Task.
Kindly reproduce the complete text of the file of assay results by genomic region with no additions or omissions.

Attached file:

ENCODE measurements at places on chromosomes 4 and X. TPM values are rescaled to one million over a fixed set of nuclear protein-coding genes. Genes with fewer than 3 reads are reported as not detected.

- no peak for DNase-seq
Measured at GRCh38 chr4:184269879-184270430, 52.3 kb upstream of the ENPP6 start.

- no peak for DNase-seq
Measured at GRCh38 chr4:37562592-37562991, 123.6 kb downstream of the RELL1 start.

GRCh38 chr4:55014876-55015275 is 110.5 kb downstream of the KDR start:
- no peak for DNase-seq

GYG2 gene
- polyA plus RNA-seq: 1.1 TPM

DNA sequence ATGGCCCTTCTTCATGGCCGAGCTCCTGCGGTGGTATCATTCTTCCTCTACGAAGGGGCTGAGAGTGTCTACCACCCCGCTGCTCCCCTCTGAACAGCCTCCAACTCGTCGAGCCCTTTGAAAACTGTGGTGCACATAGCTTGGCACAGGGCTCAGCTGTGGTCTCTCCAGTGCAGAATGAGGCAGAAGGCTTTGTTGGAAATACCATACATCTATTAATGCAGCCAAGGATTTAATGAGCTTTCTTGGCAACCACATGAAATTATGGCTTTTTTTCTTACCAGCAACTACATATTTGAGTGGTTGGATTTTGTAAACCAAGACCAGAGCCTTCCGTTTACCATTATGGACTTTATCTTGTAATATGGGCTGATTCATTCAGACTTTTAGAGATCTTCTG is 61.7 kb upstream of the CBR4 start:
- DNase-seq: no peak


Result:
ENCODE measurements at places on chromosomes 4 and X. TPM values are rescaled to one million over a fixed set of nuclear protein-coding genes. Genes with fewer than 3 reads are reported as not detected.

- no peak for DNase-seq
Measured at GRCh38 chr4:184269879-184270430, 52.3 kb upstream of the ENPP6 start.

- no peak for DNase-seq
Measured at GRCh38 chr4:37562592-37562991, 123.6 kb downstream of the RELL1 start.

GRCh38 chr4:55014876-55015275 is 110.5 kb downstream of the KDR start:
- no peak for DNase-seq

GYG2 gene
- polyA plus RNA-seq: 1.1 TPM

DNA sequence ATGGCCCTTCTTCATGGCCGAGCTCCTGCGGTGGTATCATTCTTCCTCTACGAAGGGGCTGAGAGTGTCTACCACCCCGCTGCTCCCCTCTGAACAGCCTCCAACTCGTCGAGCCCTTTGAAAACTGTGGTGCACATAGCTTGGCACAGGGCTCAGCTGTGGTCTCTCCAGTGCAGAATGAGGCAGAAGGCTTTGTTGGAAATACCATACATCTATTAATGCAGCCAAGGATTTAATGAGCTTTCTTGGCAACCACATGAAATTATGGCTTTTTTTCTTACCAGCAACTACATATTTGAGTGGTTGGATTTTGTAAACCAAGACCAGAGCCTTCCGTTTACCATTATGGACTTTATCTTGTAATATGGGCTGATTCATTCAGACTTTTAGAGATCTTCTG is 61.7 kb upstream of the CBR4 start:
- DNase-seq: no peak